THE HAGUE - The executive body of the global chemical arms watchdog took the unprecedented step Friday of condemning Syria and Islamic State militants for using toxic weapons and called for stepped up inspections, sources and officials said.

It is the first time the watchdog has found a state member to have violated the Chemical Weapons Convention, and came during a rare vote by its 41-member executive council, sources who attended the closed session told AFP.

A four-page resolution put forward by Spain voiced "grave concern" over the findings of a one-year investigation by a joint panel of the United Nations and the Organization for the Prohibition of Chemical Weapons (OPCW), according to a copy seen by AFP. It "condemns in the strongest possible terms" the use of chemical weapons in Syria and calls on "all parties identified" in the report to "immediately desist from any further use".

The joint UN-OPCW panel's report released last month concluded that President Bashar al-Assad's forces had carried out three toxic arms attacks on villages in 2014 and 2015.

Syrian government helicopters flying from two regime-controlled air bases dropped chlorine barrel-bombs on the villages of Qmenas, Talmenes and Sarmin, in rebel-held Idlib province.

IS militants meanwhile were found to used mustard gas in August 2015 in Syria.

The OPCW resolution pointedly "demands" that Syria "comply fully with its obligations under the convention," and mandated the watchdog as soon as safely possible to carry out inspections at the site of the attacks.

Based in The Hague, the OPCW usually works by consensus, but after weeks of behind-the-scenes negotiations on the text it became impossible to reach unanimity, mainly due to Russian objections, one source who attended the session told AFP.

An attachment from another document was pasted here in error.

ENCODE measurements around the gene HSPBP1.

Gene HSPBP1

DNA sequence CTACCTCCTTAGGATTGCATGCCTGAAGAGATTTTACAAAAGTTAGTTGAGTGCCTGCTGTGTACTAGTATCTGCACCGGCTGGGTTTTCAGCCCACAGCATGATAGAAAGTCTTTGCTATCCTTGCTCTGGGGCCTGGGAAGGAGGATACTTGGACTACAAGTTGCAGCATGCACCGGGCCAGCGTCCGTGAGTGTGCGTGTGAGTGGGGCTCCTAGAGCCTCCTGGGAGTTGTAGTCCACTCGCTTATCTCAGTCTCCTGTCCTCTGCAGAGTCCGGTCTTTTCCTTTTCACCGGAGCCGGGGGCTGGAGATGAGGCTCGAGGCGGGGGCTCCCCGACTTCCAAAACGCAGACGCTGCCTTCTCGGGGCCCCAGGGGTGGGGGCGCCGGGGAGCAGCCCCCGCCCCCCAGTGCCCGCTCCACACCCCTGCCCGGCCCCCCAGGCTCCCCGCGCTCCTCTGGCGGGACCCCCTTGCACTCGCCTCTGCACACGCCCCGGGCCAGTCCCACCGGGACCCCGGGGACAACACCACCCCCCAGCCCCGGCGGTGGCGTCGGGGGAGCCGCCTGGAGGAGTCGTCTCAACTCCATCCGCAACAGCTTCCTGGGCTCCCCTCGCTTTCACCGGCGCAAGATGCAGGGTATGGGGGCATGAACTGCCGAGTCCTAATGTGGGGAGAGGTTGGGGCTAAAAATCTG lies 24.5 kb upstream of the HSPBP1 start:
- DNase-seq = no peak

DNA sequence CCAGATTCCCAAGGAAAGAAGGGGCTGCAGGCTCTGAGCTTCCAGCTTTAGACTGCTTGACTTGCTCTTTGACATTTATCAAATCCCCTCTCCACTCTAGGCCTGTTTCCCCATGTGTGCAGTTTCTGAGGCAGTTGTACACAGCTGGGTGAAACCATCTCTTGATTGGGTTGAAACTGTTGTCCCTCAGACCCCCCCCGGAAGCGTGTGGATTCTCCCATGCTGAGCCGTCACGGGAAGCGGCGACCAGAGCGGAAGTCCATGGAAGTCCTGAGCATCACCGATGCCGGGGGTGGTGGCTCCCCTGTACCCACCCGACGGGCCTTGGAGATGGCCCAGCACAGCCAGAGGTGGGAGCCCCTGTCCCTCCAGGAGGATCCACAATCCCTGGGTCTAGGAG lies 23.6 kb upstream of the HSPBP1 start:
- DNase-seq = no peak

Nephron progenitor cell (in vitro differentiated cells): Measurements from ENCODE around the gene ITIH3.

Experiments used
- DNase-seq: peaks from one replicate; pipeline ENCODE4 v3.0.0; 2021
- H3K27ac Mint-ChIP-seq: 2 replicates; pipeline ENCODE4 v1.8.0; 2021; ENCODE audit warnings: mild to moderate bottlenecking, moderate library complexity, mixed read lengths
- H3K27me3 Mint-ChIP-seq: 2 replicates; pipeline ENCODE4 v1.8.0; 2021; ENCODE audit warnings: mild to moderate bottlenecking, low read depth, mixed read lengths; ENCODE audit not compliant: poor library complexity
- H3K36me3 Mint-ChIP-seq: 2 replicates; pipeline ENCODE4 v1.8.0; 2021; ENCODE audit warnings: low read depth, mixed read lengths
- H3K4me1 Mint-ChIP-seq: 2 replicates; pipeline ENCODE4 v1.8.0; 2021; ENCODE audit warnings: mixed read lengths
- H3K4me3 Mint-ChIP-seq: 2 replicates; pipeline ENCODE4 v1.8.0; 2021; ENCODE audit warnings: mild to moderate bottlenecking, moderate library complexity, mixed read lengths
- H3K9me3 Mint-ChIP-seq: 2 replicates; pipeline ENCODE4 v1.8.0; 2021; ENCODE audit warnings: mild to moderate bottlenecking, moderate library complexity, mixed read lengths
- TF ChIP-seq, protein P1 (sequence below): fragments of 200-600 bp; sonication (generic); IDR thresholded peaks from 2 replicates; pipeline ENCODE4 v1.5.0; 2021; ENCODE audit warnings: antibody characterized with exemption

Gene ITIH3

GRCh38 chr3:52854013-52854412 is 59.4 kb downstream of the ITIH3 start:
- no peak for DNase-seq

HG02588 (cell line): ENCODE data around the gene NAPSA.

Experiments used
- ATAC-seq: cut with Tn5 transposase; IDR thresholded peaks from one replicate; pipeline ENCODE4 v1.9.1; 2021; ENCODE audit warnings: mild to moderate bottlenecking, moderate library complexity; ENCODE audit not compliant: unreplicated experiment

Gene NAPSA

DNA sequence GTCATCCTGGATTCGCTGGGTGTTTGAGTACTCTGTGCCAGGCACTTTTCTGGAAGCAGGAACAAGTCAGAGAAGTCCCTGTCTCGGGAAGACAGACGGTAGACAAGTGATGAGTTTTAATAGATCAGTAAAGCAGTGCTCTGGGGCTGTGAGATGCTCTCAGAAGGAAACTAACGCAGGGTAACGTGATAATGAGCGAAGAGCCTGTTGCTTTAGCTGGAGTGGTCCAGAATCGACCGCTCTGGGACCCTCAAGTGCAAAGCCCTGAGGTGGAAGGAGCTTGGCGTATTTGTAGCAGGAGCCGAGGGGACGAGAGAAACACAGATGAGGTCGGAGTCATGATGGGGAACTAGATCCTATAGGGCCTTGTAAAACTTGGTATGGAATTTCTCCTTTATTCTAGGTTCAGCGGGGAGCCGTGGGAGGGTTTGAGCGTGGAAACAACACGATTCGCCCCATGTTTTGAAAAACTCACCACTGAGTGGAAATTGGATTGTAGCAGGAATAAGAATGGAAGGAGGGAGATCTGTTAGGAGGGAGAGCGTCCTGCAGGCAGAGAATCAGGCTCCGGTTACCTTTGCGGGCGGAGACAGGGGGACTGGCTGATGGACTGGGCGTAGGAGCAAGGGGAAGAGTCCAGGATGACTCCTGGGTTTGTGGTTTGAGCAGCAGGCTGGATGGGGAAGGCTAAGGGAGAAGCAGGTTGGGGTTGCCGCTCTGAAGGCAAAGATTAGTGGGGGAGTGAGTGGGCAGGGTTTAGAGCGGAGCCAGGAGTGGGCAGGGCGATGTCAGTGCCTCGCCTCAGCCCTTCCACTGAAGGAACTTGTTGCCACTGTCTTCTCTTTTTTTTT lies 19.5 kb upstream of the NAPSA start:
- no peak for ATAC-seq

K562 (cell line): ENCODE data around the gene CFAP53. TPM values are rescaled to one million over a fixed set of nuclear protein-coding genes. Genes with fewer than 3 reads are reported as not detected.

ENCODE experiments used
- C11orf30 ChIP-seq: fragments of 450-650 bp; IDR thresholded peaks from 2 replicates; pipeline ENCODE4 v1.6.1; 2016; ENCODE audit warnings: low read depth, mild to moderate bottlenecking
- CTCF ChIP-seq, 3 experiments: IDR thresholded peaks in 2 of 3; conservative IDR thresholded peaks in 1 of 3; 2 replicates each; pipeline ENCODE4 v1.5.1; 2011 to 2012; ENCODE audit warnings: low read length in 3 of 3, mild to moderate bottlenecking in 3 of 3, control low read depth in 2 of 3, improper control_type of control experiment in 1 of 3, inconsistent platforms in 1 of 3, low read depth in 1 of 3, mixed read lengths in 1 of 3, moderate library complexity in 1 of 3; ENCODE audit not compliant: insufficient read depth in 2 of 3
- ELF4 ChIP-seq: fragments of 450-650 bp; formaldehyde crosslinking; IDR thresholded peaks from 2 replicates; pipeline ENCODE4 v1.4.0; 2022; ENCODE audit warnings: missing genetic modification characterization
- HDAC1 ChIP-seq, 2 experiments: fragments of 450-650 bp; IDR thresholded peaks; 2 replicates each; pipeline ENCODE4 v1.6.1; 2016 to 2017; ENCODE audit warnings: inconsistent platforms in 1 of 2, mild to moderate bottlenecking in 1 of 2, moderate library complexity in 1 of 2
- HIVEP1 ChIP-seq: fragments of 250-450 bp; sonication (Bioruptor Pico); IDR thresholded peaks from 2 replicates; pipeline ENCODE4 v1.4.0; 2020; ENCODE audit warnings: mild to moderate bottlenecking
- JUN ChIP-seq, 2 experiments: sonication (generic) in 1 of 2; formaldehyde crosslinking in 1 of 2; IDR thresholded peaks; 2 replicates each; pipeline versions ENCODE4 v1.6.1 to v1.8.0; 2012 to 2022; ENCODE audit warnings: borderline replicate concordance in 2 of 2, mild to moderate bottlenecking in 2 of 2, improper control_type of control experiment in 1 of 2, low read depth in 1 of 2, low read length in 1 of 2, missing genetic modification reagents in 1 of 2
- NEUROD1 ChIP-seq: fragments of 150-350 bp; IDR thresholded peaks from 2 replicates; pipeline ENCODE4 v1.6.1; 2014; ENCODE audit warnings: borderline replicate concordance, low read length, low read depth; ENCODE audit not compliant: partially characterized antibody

When it was clear that "an overwhelming majority" supported the resolution it was decided to put it to a vote, the source said.

A total of 28 countries including Britain, France and the United States voted in favour of condemning Syria and Islamic State, gathering the two-thirds needed to pass, the sources said.

Four countries voted against - China, Iran, Russia and Sudan - while nine countries abstained.

"This decision confirms that the Assad regime and Daesh are responsible for using abhorrent chemical weapons against civilians," said British Foreign Secretary Boris Johnson in a statement after the vote.

"There is a clear determination across the international community to hold those who have used these heinous weapons to account."

Syria officially joined the Chemical Weapons Convention in October 2013, vowing under the terms of the pact to hand over its stockpile of toxic arms for destruction and undertaking never to use chemical weapons.

After years of denying it possessed any chemical weapons, Syria was pushed into the convention under a deal brokered by the United States and Russia, averting a threatened US air strike on its facilities.

All its declared stock of chemical weapons have now been destroyed by the OPCW, but attacks have continued and in July the body's head Ahmet Uzumcu said Damascus had "not yet adequately explained the presence of indicators of four chemical warfare agents".

Friday's vote again pitted Washington against Moscow. Russia has blocked moves at the UN Security Council to sanction Syria for atrocities committed by Syrian forces on civilians during the five-year war.

The OPCW's resolution will now be submitted to the Security Council, and Syria will likely top the agenda at the annual conference of the watchdog's 192 member states which opens on November 28 in The Hague.